Prada_TypefaceType_GarethHague
PRADA typeface

 

 

 

PradaCandy_Film_©Prada
PRADA typeface

 

 

 

PradeCandy_FloraleFilm_©Prada
PRADA typeface

 

 

 

 

DB: have you ever been impressed or upset with how someone has used your typefaces?
GH: I’m always interested to see how my type designs are used, but I don’t worry too much about good or bad use, that’s out of my control. of course, I enjoy seeing them used well, or for interesting projects.

 

 

DB: which letters do you find the most difficult to design?
GH: it very much depends on the parameters of the design, sometimes these fit some characters better than others. more often than not the start character might be an a, s or g, as they have complex shapes that are interesting to me. in some cases the idea for a design will start with a particular character or word and is developed from that.

 

 

 

 

 

Prada_InviteSS2011_Type_DavidJames&GarethHague
PRADA SS2011 invite

 

 

 

 

Sabre_Typeface Type_GarethHague
sabre typeface

 

 

 

 

DB: what techniques or tricks have you learned over the years that help you when designing typefaces?
GH: it’s not a trick – there aren’t any short cuts or quick fixes – just a desire to do better next time, and a belief that you can. the best thing anyone can learn is to have confidence and belief in what you do. that doesn’t mean you stop learning and developing, but being an artist, craftsman or designer is a fantastic opportunity to make your mark on the world. whatever kind of work you do, to have a body of work that expresses your point of view, that combines your skills and experience, is a big and exciting challenge to strive for.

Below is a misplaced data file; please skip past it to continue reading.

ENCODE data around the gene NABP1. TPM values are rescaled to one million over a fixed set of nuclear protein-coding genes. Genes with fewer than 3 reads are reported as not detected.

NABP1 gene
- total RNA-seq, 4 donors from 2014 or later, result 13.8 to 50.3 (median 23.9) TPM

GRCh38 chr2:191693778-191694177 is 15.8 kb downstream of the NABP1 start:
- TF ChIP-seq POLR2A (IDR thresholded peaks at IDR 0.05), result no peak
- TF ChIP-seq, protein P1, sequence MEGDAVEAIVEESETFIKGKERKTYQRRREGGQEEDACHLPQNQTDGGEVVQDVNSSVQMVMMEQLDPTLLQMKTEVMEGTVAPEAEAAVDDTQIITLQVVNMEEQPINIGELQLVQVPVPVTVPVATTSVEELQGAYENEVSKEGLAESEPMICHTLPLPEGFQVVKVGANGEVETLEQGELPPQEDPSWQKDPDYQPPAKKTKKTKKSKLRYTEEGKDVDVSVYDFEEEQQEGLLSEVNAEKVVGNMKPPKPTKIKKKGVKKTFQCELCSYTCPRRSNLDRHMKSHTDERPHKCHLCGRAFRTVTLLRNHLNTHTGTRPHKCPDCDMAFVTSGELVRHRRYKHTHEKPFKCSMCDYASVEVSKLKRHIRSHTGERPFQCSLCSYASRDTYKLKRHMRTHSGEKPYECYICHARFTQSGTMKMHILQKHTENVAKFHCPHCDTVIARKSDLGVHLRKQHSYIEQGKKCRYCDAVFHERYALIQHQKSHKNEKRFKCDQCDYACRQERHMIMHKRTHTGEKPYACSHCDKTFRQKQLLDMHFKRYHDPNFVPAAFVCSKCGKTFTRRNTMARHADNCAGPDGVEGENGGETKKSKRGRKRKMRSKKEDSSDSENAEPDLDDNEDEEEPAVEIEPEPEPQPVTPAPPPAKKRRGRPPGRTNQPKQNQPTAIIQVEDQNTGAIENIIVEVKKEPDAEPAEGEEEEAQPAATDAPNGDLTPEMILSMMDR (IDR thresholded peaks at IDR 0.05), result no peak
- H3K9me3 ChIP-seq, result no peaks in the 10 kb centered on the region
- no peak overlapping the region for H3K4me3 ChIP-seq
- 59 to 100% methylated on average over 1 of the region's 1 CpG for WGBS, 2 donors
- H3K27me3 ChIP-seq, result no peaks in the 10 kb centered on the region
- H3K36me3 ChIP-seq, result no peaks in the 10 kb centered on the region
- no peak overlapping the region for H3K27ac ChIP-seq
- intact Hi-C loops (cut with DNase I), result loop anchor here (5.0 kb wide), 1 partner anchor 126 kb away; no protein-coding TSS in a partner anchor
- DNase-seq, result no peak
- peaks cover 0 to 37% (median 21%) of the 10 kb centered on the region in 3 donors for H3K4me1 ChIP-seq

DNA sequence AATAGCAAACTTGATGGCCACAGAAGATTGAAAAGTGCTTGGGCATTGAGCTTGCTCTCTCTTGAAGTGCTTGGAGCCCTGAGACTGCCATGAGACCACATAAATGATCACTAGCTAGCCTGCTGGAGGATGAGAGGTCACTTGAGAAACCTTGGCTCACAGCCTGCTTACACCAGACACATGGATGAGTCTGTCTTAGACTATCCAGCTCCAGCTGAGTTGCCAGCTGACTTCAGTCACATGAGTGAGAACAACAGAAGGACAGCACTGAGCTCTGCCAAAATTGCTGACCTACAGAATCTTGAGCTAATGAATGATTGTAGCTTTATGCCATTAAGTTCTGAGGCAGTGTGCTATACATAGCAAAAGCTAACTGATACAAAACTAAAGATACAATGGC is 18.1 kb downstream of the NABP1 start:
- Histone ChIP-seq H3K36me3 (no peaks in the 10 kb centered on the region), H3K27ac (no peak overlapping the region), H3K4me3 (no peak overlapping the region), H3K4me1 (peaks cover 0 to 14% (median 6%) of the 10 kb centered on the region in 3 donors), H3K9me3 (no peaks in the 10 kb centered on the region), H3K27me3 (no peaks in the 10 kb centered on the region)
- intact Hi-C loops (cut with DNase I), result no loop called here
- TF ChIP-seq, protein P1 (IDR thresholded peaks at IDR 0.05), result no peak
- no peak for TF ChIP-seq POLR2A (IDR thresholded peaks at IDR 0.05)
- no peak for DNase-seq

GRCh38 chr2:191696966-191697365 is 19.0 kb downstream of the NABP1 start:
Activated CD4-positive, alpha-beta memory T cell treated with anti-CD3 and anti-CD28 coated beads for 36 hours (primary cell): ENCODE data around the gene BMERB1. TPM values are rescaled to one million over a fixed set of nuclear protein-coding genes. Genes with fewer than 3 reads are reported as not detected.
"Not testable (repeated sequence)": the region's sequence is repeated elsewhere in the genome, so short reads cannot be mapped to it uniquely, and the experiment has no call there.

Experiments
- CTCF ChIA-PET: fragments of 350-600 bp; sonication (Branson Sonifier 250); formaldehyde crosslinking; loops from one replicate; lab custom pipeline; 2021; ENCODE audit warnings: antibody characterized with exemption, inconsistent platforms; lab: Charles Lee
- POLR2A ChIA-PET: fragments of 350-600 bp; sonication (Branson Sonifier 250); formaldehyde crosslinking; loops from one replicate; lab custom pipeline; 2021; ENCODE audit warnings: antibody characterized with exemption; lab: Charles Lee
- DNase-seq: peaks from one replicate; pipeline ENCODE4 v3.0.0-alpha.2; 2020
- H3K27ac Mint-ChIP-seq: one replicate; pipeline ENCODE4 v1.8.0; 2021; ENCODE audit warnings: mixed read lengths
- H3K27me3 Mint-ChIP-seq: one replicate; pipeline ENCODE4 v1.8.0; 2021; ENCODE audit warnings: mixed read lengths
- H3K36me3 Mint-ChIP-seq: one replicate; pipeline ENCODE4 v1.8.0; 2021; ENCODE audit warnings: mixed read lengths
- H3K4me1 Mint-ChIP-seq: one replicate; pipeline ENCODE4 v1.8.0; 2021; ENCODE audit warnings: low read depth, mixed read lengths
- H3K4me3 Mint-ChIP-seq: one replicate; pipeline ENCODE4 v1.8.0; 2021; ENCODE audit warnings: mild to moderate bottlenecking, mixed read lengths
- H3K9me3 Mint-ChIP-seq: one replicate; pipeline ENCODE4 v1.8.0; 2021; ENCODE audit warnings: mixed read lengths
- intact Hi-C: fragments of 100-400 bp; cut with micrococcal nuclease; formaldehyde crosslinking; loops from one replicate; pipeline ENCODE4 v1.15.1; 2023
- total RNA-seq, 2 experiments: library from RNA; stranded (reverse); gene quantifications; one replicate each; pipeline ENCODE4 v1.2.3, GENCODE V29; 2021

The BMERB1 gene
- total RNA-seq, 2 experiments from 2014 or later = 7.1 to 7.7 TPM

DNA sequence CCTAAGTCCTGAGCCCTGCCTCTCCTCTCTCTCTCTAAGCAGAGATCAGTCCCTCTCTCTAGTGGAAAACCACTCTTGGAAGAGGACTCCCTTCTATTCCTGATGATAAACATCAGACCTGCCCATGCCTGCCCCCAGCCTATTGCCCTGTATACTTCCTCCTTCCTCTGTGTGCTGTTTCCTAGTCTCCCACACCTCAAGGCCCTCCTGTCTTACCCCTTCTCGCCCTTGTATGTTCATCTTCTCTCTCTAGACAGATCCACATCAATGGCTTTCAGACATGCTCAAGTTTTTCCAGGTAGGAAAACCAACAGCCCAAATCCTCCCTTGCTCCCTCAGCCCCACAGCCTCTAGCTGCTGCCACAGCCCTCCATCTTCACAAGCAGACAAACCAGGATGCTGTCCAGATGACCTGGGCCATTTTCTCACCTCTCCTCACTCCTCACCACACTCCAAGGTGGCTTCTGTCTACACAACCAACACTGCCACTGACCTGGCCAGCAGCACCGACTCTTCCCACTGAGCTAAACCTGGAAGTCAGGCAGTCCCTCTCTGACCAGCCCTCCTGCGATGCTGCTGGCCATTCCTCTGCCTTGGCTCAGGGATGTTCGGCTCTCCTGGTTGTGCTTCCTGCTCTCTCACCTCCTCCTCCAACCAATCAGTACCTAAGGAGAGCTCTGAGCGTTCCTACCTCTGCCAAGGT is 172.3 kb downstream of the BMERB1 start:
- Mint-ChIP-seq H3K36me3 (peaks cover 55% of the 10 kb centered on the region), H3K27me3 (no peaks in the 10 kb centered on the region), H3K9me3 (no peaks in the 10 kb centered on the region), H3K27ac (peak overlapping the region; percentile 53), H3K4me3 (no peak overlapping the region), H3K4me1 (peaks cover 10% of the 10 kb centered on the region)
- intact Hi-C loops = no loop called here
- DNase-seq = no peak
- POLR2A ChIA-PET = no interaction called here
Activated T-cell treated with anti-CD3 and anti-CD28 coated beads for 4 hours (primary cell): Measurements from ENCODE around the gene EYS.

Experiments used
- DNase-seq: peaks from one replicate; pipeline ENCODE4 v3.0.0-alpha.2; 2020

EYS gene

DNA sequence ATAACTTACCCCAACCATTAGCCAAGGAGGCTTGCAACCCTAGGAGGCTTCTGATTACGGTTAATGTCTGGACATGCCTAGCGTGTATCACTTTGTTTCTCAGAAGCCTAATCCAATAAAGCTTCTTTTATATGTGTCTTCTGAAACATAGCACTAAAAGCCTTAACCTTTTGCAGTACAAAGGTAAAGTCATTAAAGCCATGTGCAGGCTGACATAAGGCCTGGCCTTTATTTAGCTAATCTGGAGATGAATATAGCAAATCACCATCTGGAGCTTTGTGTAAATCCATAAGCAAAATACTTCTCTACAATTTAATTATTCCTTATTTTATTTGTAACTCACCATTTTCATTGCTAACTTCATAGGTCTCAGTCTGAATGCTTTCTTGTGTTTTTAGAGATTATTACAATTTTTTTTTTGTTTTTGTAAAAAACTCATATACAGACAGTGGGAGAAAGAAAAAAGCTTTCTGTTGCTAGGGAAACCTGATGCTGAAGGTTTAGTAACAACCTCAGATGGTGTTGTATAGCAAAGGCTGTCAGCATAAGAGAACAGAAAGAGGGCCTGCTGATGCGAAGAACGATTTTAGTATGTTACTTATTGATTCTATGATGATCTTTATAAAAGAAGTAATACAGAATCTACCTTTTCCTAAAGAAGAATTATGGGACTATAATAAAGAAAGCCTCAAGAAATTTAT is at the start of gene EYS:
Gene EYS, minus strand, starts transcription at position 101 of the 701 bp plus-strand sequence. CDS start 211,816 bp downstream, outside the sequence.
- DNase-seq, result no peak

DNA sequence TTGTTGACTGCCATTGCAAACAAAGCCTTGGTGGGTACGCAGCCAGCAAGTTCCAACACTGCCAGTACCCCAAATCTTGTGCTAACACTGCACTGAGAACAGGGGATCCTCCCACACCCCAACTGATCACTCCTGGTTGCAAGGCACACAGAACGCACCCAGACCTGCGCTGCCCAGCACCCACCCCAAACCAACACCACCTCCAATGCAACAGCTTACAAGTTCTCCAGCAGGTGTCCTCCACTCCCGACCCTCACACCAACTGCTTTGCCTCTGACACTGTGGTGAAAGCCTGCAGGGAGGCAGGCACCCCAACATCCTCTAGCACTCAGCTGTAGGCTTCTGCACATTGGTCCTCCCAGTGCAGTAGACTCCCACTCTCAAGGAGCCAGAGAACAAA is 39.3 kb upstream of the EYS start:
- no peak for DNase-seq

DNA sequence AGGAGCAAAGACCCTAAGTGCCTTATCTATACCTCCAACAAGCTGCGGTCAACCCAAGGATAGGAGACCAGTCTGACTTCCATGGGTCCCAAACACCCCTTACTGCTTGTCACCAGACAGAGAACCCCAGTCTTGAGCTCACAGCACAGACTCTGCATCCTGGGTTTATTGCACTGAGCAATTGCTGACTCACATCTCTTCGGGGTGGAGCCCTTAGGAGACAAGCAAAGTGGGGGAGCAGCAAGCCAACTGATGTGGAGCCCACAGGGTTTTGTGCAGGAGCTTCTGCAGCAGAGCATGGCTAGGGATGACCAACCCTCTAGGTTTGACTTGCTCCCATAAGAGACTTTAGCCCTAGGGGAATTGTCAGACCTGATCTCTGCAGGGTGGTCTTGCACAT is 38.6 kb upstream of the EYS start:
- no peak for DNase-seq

another_magazine
another magazine logotype

 

 

 

AnotherMan_Issue3_Type_GarethHague
title page for another man magazine

 

 

 

DB: what do you think are the most interesting developments happening in your field?
GH: there are technical advances, whether in type design software, the development of formats exploring multicolour designs, or the increasing ease of testing and use of web format fonts. I focus on the quality of the idea and drawing of the design, whatever format it is in and however it was designed.

 

 

 

Ball_Typeface_Type_GarethHague
ball typeface

 

 

 

100100_100100.org.uk_Type_GarethHague
‘salacious brew’ label for 100/100 beers

 

 

 

 
DB: besides your work, what are you passionate about and why?
GH: way beyond everything else, I am most passionate about my family. I am a collector, I have an interest in the things people throw away, whether carrier bags (I have a big collection), club flyers (I have a collection from 1980s and 90s acid house and from the hacienda nightclub), fruit wrappers or sugar cube wrappers. I am interested in music design, whether it’s from factory records or do-it-yourself ‘amateur’ designed logos for heavy metal bands.

 

 

DB: what do you know now that you wish you knew at 21?
GH: that life is short, to believe in yourself and go for it.

 

 

DB: what’s your personal motto?
GH: no mottos, just getting on with it.